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One is surprised and one isn’t. During difficult periods of history, folding back has occurred, and we are at a difficult moment in history.

However, given that the results of the Brexit vote were very close and that the “leave” vote was followed by a wave of racist comments directed at Muslims and at members of the Polish population of Britain, I wonder whether or not Britons want to leave the European Union.

The reaction of many Britons brings to mind Donald Trump’s hasty determination that ISIL terrorists were the perpetrators of the Orlando Massacre. It appears the LBGT were targeted even though the suspected killer was an American citizen of Afghan origin.


A man wearing an anti immigration T-shirt walks during Armed Forces Day Parade in Romford, England, on Saturday. (Diamond Geezer via Associated Press)



Canada: The Clarity Act

Quebec has held referendums regarding a possible separation from the rest of Canada. For all practical purposes, the answer to the last referendum was both a “yes”  (49.42%) and a “no” (50.58%). (See Quebec Referendum, 1995, Wikipedia.) As a result, the Clarity Act was passed by the House on 15 March 2000, and by the Senate, in its final version, on 29 June 2000. (See Clarity Act, Wikipedia.)

During the political campaign that led to the election of Justin Trudeau as Prime Minister of Canada, Mr Mulcair, the leader of the New Democratic Party of Canada, asked the current Prime Minister of Canada what his number was regarding the Clarity Act, or Bill C-20. Mr Trudeau waited a little and then answered that his number was 9. “Nine Supreme Court justices said one vote is not enough to break up this country.”


Back to Britain

I realize that British prime minister David Cameron is opposed to another referendum, but it would be my opinion that the results of the British referendum are inconclusive. Nearly half of Britons voted against leaving the European Union and it turns out that among those who voted in favour of leaving, several misinterpreted the question. (See United Kingdom European Union membership referendum, 2016, Wikipedia.)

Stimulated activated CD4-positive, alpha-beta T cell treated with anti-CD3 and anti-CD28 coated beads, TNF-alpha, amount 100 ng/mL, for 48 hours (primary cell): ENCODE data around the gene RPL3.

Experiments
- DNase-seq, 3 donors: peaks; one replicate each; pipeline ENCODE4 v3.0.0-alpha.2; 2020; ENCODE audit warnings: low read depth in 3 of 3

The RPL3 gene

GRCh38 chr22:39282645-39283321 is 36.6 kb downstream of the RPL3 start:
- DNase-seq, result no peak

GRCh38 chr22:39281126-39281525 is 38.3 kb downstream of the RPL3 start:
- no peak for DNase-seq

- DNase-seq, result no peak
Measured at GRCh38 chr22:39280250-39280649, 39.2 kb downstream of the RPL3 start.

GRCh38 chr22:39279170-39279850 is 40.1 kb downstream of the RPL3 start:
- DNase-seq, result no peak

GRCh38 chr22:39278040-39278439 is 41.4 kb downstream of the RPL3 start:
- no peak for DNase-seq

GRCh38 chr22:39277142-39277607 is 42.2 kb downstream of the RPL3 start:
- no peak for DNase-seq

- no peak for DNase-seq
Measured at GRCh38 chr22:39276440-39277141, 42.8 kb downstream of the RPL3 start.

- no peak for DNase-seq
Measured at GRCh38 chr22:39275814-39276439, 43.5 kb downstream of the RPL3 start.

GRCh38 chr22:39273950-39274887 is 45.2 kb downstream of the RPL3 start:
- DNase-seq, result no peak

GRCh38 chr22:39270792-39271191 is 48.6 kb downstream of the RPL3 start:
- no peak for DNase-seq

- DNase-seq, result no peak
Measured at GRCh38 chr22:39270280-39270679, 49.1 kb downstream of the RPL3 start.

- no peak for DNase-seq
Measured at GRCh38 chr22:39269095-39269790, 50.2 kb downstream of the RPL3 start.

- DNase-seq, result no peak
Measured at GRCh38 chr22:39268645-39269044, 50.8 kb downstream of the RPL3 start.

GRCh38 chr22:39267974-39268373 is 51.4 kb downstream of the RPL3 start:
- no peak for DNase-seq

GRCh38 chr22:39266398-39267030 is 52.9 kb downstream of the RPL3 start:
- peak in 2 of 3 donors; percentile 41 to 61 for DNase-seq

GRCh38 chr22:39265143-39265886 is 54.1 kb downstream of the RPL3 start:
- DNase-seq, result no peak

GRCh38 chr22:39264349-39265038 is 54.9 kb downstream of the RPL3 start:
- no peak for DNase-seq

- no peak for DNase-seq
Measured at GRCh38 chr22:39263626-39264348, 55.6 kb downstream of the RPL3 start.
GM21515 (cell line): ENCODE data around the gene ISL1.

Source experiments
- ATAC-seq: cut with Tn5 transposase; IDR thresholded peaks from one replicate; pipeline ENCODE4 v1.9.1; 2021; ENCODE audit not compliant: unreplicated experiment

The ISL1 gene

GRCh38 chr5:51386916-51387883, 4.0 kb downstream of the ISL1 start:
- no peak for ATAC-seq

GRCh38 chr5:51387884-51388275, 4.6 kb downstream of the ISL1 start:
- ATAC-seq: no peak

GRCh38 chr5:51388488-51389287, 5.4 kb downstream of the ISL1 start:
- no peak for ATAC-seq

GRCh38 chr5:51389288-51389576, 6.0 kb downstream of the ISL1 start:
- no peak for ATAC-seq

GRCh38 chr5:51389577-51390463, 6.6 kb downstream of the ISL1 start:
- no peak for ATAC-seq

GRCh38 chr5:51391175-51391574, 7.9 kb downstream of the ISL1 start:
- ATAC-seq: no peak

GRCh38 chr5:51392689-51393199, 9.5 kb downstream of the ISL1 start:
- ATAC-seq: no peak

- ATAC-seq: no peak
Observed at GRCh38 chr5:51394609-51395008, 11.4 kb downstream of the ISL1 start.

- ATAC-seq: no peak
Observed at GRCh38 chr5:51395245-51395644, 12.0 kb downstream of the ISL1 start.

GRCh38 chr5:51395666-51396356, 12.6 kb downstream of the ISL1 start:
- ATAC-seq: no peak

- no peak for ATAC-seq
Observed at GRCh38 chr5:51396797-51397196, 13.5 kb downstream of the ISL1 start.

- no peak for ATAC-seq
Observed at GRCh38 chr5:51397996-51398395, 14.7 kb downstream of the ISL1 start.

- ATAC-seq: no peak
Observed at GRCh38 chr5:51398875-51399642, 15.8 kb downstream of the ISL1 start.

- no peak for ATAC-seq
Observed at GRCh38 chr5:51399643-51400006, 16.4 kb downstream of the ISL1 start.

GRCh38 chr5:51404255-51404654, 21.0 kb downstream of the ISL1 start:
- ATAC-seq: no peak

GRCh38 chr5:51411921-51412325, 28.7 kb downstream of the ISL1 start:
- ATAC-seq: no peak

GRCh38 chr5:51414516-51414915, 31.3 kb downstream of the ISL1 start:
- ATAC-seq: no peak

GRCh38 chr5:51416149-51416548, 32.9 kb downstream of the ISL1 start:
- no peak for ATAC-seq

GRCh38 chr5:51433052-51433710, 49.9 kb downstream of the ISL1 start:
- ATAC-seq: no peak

The Brexit question was not whether or not Britain should exclude Muslims and Poles from entering their country. If “leave” supporters misread or misunderstood the question, democracy may not have been duly served.

The refugee crisis is a destabilizing factor in Europe, particularly in those countries that have yet to recover from the breakdown of the Soviet Union. Moreover, there have been dreadful terrorist attacks. One lives in fear of another. But Muslim refugees are the victims of terrorists and autocrats.

In short, if Britain leaves the European Union, Britons would be making a numerically democratic choice, but if nearly half of Britons voted not to leave and if the “leave” vote reflects a perceptible degree of racism, it could be that the results of the referendum are both too close and too tainted for Britain to act.

I am not suggesting that the United Kingdom pass a “clarity act,” but if it is ascertained that racism played a significant role in the “leave” vote, it could well be that the tail is wagging the dog.

Love to everyone 



Lucy Madox Brown by Ford Madox Brown, courtesy The National Trust

© Micheline Walker
28 June 2016